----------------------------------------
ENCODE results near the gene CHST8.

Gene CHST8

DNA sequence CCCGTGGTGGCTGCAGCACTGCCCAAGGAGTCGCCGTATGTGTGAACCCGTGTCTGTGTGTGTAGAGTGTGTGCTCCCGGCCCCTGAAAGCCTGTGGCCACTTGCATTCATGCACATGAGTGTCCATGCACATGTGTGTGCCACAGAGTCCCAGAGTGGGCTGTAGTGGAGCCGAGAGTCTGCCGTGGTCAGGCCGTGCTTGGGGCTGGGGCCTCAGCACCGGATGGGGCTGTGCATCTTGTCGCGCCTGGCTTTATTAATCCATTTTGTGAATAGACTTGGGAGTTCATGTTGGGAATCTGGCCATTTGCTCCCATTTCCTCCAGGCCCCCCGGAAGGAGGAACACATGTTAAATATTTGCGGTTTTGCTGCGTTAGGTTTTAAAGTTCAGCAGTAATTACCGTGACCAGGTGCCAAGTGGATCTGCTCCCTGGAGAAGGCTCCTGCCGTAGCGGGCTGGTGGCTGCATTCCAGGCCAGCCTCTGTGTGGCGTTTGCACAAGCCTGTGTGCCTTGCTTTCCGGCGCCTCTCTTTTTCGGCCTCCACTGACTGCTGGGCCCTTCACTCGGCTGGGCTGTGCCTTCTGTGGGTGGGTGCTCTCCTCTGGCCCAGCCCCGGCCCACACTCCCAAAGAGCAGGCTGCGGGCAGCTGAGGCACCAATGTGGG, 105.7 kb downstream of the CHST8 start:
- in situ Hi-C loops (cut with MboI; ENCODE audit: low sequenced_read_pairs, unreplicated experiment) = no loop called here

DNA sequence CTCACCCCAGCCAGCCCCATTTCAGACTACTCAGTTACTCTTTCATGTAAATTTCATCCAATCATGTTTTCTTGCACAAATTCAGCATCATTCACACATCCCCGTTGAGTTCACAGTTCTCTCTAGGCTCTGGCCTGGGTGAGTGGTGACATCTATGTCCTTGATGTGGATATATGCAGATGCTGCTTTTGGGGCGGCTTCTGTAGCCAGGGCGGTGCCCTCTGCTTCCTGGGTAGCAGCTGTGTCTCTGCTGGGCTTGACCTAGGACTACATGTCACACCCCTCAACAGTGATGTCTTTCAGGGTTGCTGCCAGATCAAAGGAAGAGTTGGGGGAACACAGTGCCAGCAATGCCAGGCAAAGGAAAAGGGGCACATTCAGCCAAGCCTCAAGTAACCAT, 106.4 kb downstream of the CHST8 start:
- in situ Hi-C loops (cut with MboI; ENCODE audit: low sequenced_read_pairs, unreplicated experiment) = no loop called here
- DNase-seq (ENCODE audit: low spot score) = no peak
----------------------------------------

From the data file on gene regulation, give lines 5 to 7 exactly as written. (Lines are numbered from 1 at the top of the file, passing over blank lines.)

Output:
DNA sequence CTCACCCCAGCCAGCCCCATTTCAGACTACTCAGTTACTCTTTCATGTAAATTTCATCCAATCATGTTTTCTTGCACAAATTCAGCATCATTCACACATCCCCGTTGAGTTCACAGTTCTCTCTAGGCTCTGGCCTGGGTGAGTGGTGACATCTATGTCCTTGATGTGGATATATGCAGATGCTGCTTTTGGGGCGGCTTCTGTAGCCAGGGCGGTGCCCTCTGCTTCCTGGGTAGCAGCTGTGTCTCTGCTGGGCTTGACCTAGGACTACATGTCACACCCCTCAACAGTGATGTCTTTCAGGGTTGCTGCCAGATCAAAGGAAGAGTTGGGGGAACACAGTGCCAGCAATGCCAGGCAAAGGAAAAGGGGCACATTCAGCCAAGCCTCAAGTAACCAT, 106.4 kb downstream of the CHST8 start:
- in situ Hi-C loops (cut with MboI; ENCODE audit: low sequenced_read_pairs, unreplicated experiment) = no loop called here
- DNase-seq (ENCODE audit: low spot score) = no peak